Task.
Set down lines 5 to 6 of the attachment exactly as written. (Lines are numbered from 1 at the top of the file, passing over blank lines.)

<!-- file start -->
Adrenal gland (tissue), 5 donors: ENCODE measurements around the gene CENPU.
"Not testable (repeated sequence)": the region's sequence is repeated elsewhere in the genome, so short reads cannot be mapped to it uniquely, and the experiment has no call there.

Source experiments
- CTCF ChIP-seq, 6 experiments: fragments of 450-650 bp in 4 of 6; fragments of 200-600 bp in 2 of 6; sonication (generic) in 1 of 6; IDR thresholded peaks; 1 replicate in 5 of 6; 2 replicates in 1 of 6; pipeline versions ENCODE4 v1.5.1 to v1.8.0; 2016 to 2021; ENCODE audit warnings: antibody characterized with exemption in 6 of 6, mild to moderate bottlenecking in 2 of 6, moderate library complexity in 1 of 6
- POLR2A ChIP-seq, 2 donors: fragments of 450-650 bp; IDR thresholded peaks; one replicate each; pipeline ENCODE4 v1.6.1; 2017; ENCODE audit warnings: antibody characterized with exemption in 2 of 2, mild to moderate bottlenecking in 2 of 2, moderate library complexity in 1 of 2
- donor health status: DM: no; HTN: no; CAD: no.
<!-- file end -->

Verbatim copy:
- POLR2A ChIP-seq, 2 donors: fragments of 450-650 bp; IDR thresholded peaks; one replicate each; pipeline ENCODE4 v1.6.1; 2017; ENCODE audit warnings: antibody characterized with exemption in 2 of 2, mild to moderate bottlenecking in 2 of 2, moderate library complexity in 1 of 2
- donor health status: DM: no; HTN: no; CAD: no.